Administration Expense $885,386 $641,793 $472,711
Fundraising Expense $145,996 $58,487 $76,257
Payments to Affiliates -- -- --
Total Revenue/Total Expenses 0.97 0.94 1.97
Program Expense/Total Expenses 79% 84% 84%
Fundraising Expense/Contributed Revenue 4% 3% 1%

Prior Three Years Assets and Liabilities

Fiscal Year 2016 2015 2014
Total Assets $6,783,382 $7,008,307 $6,976,111
Current Assets $6,730,387 $6,973,753 $6,952,238
Long-Term Liabilities -- $0 $0
Current Liabilities $679,877 $750,327 $465,259
Total Net Assets $6,103,505 $6,257,980 $6,510,852

Prior Three Years Top Three Funding Sources

Fiscal Year 2016 2015 2014
1st (Source and Amount) -- --
-- --
-- --
2nd (Source and Amount) -- --
-- --
-- --
3rd (Source and Amount) -- --
-- --
-- --

Financial Planning

Endowment Value --
Spending Policy --
Percentage(If selected) --
Credit Line No
Reserve Fund Yes
How many months does reserve cover? --

Capital Campaign

Are you currently in a Capital Campaign? No
Capital Campaign Purpose --
Campaign Goal --
Capital Campaign Dates -
Capital Campaign Raised-to-Date Amount --
Capital Campaign Anticipated in Next 5 Years? --

Short Term Solvency

Fiscal Year 2016 2015 2014
Current Ratio: Current Assets/Current Liabilities 9.90 9.29 14.94

Long Term Solvency

Fiscal Year 2016 2015 2014
Long-term Liabilities/Total Assets 0% 0% 0%

CEO/Executive Director/Board Comments


Foundation Comments

Financial summary data in the charts and graphs above are per the organization's IRS Form 990s. Contributions from foundations and corporations are listed under individuals when the breakout was not available.
Please note, the combined audited financial statements above include private operating LLC's that Social Finance Inc. uses for its projects. For an isolated view of Social Finance, Inc.’s operating financials (non-consolidated), please refer to the sections in the documents titled "Supplementary Information" (e.g., pages 18 through 24 for FY16).


Other Documents

No Other Documents currently available.


The Impact tab is a section on the Giving Common added in October 2013; as such the majority of nonprofits have not yet had the chance to complete this voluntary section. The purpose of the Impact section is to ask five deceptively simple questions that require reflection and promote communication about what really matters – results. The goal is to encourage strategic thinking about how a nonprofit will achieve its goals. The following Impact questions are being completed by nonprofits slowly, thoughtfully and at the right time for their respective organizations to ensure the most accurate information possible.

1. What is your organization aiming to accomplish?

Social Finance is committed to establishing a system in which funds flow to performance and are contingent on results. More specifically, we believe that funds—from government, foundations, individuals, and other sources—should go to services with rigorously measured outcomes. Our projects focus on direct-service delivery and human-service issues, including health, criminal justice, education, workforce, children, and families.

Our work is motivated by the fact that effective social programs fail to reach a meaningful fraction of the people who could benefit from them. As the nation's largest funder of social services, the government could help the best nonprofits achieve scale by directing its support to programs that have been proven to generate positive outcomes for vulnerable people. Yet, this has not transpired; the book, Moneyball for Government, famously noted that less than 1 percent of government spending is backed by evidence of its effectiveness. Nonprofits capable of making a large impact are left with few financing options. While foundations have long played a critical role as early funders of programs, sustainable funding at scale often comes only with government contracts. As a result, top-tier nonprofits serve far fewer people than they otherwise could, at long-term cost to society.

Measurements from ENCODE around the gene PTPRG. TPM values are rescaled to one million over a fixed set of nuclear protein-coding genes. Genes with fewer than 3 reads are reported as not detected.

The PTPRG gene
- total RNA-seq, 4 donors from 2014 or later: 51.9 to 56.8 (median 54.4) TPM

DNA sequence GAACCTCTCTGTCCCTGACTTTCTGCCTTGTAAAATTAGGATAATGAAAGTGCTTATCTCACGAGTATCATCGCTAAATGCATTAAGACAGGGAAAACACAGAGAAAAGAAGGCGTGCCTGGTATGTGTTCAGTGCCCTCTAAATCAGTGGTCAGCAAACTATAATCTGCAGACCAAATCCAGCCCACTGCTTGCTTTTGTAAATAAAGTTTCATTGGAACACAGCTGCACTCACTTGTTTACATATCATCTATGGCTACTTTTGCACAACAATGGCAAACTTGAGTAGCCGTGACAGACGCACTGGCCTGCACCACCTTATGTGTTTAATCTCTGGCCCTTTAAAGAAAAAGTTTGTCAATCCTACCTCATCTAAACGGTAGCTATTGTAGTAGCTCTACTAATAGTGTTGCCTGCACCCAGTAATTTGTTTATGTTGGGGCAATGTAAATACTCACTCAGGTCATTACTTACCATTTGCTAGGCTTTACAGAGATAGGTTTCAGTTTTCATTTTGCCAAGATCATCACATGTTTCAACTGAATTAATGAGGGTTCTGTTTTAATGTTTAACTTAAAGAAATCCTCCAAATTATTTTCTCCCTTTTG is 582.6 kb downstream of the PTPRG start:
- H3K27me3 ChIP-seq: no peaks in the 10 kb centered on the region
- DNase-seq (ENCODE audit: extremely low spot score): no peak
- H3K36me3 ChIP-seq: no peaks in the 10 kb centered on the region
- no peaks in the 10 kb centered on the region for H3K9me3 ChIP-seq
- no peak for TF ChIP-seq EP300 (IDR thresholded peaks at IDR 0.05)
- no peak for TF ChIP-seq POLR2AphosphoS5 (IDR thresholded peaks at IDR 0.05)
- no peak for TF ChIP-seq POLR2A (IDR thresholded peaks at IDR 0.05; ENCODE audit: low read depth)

Pay for Success is our primary focus as we consider it to be a disruptive innovation with the potential to create significant positive impact in people's lives. Pay for Success broadens access to what works by raising capital from private investors to expand a nonprofit program with a demonstrated track record of improving social outcomes—for example, increasing employment. If the nonprofit enables participants to achieve the desired outcomes during the investment, as verified by an independent evaluator, government repays investors. If it fails, the government owes nothing. While not a panacea, Pay for Success is a unique win-win for all parties involved.

Our vision for Pay for Success is that it will serve as a mainstream public finance tool to achieve measurable progress against inequality. We believe that it will do so by catalyzing systems change: Pay for Success will provide a means to scale effective nonprofits and increase the use of evidence in public-sector decision-making. Notably, Pay for Success encourages government to implement programs that have not been provided in the past because it transfers the risk of implementation to investors, who cover the upfront costs of services. Data on participants' outcomes—collected over the course of a project—present evidence of the value created as a result of the program and provide justification for government spending. Then, when government repays investor principal with modest returns at the end of a Pay for Success project, it is with the knowledge that taxpayer dollars are supporting a program that drives long-term benefits and cost savings to society. In this way, Pay for Success allows government to buy social outcomes rather than specific services.

2. What are your strategies for making this happen?


3. What are your organization’s capabilities for doing this?


4. How will your organization know if you are making progress?


5. What have and haven’t you accomplished so far?